A NASA capsule has landed in the Utah desert after a seven-year voyage, carrying to Earth the largest asteroid samples ever collected.

"Touchdown of the Osiris-Rex sample return capsule. A journey of a billion miles to asteroid Bennu and back has come to an end," a commentator said on NASA's live video webcast of the landing.

NASA chief Bill Nelson hailed the mission and said the asteroid dust "will give scientists an extraordinary glimpse into the beginnings of our solar system."

Four years after the Osiris-Rex probe's 2016 launch, the probe landed on the asteroid Bennu and collected roughly 250 grams of dust from its rocky surface.

Even that small amount, NASA says, should "help us better understand the types of asteroids that could threaten Earth" and cast light "on the earliest history of our solar system," NASA Administrator Bill Nelson said.

"This sample return is really historic," NASA scientist Amy Simon said. "This is going to be the biggest sample we've brought back since the Apollo moon rocks" were returned to Earth.

Osiris-Rex released the capsule - from an altitude of more than 108,000km - some four hours before it landed.

A pilot boards a helicopter before flying into the Utah desert to participate in the recovery mission

The fiery passage through the atmosphere came only in the last 13 minutes, as the capsule hurtled downward at a speed of more than 43,000km/h, with temperatures of up to 2,760C.

Once the tyre-sized capsule touched down in Utah, a team in protective masks and gloves were due to place it in a net to be airlifted by helicopter to a temporary "clean room" nearby.

NASA wants this done as quickly and carefully as possible to avoid any contamination of the sample with desert sands, skewing test results.

Stu Wylie of the US Air Force and Vicky Thiem of Lockheed Martin were first to approach the capsule after it reached Earth. They conducted a safety survey of the surrounding area before reporting back that the sample had not been breached.

Tomorrow, it will be flown by plane to NASA's Johnson Space Center in Houston, Texas.

There, the box will be opened in another "clean room" - the beginning of a days-long process.

NASA plans to announce its first results at a news conference on 11 October.

Most of the sample will be conserved for study by future generations.

The NASA lab in Texas where the asteroid samples will be processed

Roughly a quarter of it will be immediately used in experiments, and a small amount will be sent to Japan and Canada, partners in the mission.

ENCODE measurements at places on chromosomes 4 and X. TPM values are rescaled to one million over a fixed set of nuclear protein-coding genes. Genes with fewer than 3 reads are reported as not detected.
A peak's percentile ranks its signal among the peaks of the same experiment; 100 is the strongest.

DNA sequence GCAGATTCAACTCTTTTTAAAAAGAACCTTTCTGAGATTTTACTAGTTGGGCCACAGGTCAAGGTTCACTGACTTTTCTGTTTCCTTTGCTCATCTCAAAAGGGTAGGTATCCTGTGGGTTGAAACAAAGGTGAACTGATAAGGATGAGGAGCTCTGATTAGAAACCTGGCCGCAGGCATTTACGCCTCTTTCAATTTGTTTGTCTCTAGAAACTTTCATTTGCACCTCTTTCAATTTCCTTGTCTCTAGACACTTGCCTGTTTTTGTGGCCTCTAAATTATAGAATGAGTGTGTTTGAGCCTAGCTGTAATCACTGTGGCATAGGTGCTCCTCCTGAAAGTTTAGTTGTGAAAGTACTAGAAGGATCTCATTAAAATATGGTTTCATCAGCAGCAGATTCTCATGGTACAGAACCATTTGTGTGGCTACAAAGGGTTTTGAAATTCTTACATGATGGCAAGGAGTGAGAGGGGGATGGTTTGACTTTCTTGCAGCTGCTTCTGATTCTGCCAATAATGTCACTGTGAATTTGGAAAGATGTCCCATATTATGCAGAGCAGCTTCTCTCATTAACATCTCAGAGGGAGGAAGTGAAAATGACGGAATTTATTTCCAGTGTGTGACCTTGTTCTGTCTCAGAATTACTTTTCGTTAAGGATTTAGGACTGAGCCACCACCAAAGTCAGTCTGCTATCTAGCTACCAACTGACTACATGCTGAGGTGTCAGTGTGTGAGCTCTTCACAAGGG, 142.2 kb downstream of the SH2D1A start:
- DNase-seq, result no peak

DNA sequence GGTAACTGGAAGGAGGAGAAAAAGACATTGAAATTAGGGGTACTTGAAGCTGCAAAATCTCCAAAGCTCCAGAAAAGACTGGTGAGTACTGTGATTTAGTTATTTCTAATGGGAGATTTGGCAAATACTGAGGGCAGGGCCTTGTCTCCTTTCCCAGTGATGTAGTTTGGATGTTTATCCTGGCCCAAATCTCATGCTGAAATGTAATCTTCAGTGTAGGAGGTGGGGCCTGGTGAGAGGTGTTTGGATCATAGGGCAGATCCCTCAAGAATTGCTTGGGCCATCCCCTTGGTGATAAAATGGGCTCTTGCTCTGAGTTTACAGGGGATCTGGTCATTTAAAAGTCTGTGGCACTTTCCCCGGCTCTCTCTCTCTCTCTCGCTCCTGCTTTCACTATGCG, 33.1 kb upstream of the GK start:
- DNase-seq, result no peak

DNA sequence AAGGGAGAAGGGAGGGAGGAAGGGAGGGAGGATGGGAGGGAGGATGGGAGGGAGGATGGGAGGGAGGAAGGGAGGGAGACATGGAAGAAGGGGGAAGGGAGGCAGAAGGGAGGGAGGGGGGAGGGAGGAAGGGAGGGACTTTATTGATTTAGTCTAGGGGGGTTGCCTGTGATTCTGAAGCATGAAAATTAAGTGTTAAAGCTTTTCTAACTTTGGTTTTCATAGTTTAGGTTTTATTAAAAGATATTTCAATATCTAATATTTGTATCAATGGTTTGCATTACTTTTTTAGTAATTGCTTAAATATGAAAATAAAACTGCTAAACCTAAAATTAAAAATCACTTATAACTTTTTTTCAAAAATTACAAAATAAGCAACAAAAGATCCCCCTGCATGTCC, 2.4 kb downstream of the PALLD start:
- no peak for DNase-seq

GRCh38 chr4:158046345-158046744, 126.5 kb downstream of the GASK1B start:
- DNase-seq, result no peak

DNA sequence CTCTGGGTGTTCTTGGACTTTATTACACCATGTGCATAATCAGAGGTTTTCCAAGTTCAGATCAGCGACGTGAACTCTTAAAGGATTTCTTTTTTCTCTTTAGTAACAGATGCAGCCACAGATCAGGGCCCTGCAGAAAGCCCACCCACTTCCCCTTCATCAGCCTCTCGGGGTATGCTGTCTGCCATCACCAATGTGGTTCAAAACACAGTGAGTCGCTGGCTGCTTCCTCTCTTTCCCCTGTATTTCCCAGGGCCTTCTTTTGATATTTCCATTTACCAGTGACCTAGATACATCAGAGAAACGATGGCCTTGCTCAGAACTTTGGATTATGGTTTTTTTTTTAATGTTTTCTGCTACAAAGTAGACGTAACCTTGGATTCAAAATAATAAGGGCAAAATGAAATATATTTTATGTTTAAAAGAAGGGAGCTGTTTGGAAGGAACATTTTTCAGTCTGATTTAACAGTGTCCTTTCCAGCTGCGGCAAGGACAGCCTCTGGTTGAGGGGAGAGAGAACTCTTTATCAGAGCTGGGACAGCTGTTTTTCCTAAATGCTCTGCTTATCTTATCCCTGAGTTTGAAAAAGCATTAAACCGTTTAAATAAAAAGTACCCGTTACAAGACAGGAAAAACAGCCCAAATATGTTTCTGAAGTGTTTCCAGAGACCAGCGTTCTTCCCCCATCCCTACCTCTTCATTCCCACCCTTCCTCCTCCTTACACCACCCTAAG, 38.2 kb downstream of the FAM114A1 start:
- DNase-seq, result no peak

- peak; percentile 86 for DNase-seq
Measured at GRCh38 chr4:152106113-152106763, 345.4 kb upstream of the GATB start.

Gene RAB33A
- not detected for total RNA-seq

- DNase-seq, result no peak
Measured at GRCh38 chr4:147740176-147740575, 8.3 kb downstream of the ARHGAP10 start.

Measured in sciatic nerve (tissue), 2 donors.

Japan had earlier given NASA a few grains from the asteroid Ryugu, after bringing 0.2 ounce of dust to Earth in 2020 during the Hayabusa-2 mission. Ten years before, it had brought back a microscopic quantity from another asteroid.

But the sample from Bennu is much larger, allowing for significantly more testing, Ms Simon said.

Earth's origin story

Asteroids are composed of the original materials of the solar system, dating to some 4.5 billion years ago, and have remained relatively intact.

They "can give us clues about how the solar system formed and evolved," said Osiris-Rex program executive Melissa Morris.

"It's our own origin story."

By striking Earth's surface, "we do believe asteroids and comets delivered organic material, potentially water, that helped life flourish here on Earth," Ms Simon said.

Osiris-Rex Programme Manager Sandy Freund looks over a display model of the probe earlier this year

Scientists believe Bennu, which is 499m in diameter, is rich in carbon - a building block of life on Earth - and contains water molecules locked in minerals.

Bennu had surprised scientists in 2020 when the probe, during the few seconds of contact with the asteroid's surface, had sunk into the soil, revealing an unexpectedly low density, sort of like a children's pool filled with plastic balls.

Understanding its composition could come in handy in the - distant - future.

For there is a slight, but non-zero, chance (one in 2,700) that Bennu could collide catastrophically with Earth, though not until 2182.

But last year NASA succeeded in deviating the course of an asteroid by crashing a probe into it in a test, and it might at some point need to repeat that exercise - but with much higher stakes.